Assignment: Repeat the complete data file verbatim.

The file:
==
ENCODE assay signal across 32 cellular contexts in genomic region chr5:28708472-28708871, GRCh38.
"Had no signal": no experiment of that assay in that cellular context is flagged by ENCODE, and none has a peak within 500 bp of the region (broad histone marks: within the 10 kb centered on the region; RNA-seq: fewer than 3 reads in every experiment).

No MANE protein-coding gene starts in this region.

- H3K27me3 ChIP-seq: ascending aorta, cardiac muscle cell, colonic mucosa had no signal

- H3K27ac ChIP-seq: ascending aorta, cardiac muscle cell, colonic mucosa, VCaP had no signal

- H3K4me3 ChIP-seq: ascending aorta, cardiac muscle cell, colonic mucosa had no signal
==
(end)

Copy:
ENCODE assay signal across 32 cellular contexts in genomic region chr5:28708472-28708871, GRCh38.
"Had no signal": no experiment of that assay in that cellular context is flagged by ENCODE, and none has a peak within 500 bp of the region (broad histone marks: within the 10 kb centered on the region; RNA-seq: fewer than 3 reads in every experiment).

No MANE protein-coding gene starts in this region.

- H3K27me3 ChIP-seq: ascending aorta, cardiac muscle cell, colonic mucosa had no signal

- H3K27ac ChIP-seq: ascending aorta, cardiac muscle cell, colonic mucosa, VCaP had no signal

- H3K4me3 ChIP-seq: ascending aorta, cardiac muscle cell, colonic mucosa had no signal